She ate sparsely, she spent her time reading scriptures rather than watching tv but said her eyes were beginning to get weak. I told her about my mom and my aunt and the connection was instantaneous. Here was one woman who had also devoted her life to teaching.

I had gotten her some wholewheat crackers that she accepted. I called my friend from her room and both had a hearty talk. My friend was delighted and grateful that I tracked down her ageing miss. For me it was an utmost satisfying day. The visit to the old age home, the meeting with a senior citizen- a retired teacher who devoted her life to selfless service, seemed to subdue me with a kind of strange emotions. I felt I was at rare peace with myself. At that moment I knew I did good having my MIL. Today my deep anxiety is about what shall happen to her if I have to move with my husband in his workplace?

Finally saying good bye and walking through the school grounds, I looked back at the home for the aged, tucked behind the trees, almost invisible from the rest of the buildings. There wasn’t a clue there were about 2 dozen aged and sick awaiting their turn in those gray blocks. Some got visitors but not all.

Retirement/Old Age Home –  A conscious choice?

I never thought visiting an aged home would depress me that much. It did. I wondered whether all my previous ‘learned’ thinking on retirement homes/condos was like a mirage – unrealistic. Cold. Heartless. Could a home for the aged be so much lonely, miserable and bleak. But I got the distinct feeling with the teacher’s although she never admitted to me she found it depressing.

Or may be it is a figment of my imagination. One more reason I thought could be that, the home was managed by a charitable trust with limited funds. May be the wealthier ones like my friend’s mother got herself were better?

They were for a fact so far as I knew. Because once in OMR, the IT highway, we were looking for some real estate. We chanced upon a property that was already developed into a retirement home. It wasn’t quite the luxurious condo but adapted to Indian lifestyle conditions. There was a temple inside, bhajan halls, tennis court, walking tracks, gardens, dining halls and individual apartments & security and a medical clinic. Guess it was some 15 years back. Now the place is sold out and the brand name has earned a high respect among senior citizens.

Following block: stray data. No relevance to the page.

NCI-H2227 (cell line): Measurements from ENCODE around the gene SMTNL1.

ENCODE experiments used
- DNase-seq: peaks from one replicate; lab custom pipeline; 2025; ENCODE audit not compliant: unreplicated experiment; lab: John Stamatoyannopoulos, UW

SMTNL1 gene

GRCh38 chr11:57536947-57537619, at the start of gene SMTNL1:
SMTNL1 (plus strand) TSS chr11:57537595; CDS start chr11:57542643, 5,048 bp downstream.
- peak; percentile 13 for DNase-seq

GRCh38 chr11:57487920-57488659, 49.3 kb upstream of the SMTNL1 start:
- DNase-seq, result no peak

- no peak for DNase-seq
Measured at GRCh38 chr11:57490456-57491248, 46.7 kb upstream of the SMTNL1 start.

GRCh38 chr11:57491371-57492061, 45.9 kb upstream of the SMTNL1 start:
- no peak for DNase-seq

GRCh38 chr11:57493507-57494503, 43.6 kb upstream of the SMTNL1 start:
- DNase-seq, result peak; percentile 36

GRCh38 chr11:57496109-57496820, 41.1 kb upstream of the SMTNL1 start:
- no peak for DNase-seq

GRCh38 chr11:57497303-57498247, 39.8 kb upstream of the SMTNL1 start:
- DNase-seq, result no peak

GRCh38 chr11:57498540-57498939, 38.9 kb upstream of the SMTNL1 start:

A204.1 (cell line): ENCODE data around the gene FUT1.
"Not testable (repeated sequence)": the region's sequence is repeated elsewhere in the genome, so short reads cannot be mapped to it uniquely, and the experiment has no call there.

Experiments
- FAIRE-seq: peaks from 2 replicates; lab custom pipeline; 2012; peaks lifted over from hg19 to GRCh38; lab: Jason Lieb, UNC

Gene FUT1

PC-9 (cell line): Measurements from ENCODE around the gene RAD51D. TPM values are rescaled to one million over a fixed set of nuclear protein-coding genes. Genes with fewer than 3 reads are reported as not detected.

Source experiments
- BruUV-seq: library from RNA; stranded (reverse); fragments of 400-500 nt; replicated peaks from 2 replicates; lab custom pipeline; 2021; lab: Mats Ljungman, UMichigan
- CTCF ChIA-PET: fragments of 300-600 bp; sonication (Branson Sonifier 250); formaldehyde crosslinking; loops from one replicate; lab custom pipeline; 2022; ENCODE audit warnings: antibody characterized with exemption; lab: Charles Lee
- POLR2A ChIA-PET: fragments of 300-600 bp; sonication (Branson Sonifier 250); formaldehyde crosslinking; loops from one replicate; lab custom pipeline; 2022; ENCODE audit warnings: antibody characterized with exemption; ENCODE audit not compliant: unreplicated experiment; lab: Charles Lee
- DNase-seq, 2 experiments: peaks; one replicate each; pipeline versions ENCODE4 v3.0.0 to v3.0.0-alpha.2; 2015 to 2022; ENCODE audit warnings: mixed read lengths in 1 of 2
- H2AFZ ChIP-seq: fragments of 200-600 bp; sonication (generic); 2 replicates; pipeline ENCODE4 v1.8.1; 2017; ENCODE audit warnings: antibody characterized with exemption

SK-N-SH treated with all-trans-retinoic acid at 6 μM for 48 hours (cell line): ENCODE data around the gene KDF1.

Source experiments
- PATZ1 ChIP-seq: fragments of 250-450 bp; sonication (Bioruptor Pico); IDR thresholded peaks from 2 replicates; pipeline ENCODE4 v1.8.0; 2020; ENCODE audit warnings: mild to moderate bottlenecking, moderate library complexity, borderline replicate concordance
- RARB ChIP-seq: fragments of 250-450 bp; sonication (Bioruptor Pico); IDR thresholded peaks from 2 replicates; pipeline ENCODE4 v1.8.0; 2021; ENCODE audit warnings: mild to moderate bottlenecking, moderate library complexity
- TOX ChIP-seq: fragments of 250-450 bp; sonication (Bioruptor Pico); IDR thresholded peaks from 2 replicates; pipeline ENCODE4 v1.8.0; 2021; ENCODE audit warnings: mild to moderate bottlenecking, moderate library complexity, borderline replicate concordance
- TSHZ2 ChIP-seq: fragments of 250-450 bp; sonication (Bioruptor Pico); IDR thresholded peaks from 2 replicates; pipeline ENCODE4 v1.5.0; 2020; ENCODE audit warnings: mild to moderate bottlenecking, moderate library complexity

I thought the cluster of retirement homes was far better than the gated-community/enclave. In old age, the homes gave privacy not seclusion to its occupants. Safety and medical help were at arm’s reach.

Now I come to learn there are over a dozen in and around the city serving the grand old at various budgets. You may choose the facilities and opt for one as per your finance status.

Age with Dignity

One gracious deed of the MMS/Congress govt was facilitating REVERSE MORTGAGE for senior citizens of the nation that helps preserve their sense of independence.

http://profit.ndtv.com/news/your-money/article-how-senior-citizens-can-benefit-from-reverse-mortgage-373027

This is a good reason for the elderly not to nurture misgivings about imposing on their ‘reluctant’ children and/or for their adult-children in the event of weighing supporting their ageing parents (under trying financial conditions). I wonder what makes some of us think we are doing our parents/in-laws any favour. Rather are we not duty-bound the way they were when they raised us. The retirees can make a choice as to how to live the rest of their days in dignity. The fate of economically unsound/dependent retired lot is awfully miserable to imagine.

Despite my reasoning & logic, I would still like to dispense my responsibilities to the elderly within the comforts of our own home (thankless as they could be) – which alone can save me from a terrible guilty conscience.  May be its a personal decision for each & every one of us. I discovered I did not care whether the ageing Indian parents preferred spending rest of their lives in condos or not. Unless the circumstances are compelling, I hope no senior citizen in this country feels neglected or ignored and thereby needs to exercise the option – even if that could amount to taking our elderly for granted. Retirement/Old Age home is conceptually good, undeniable. Still let us allow our grandchildren the luxury of basking in grandparental love & spoiling pampering which is something we can never hope to substitute with.

Finally son(s), a mother is not after your cheque. A mother wants to see your face first.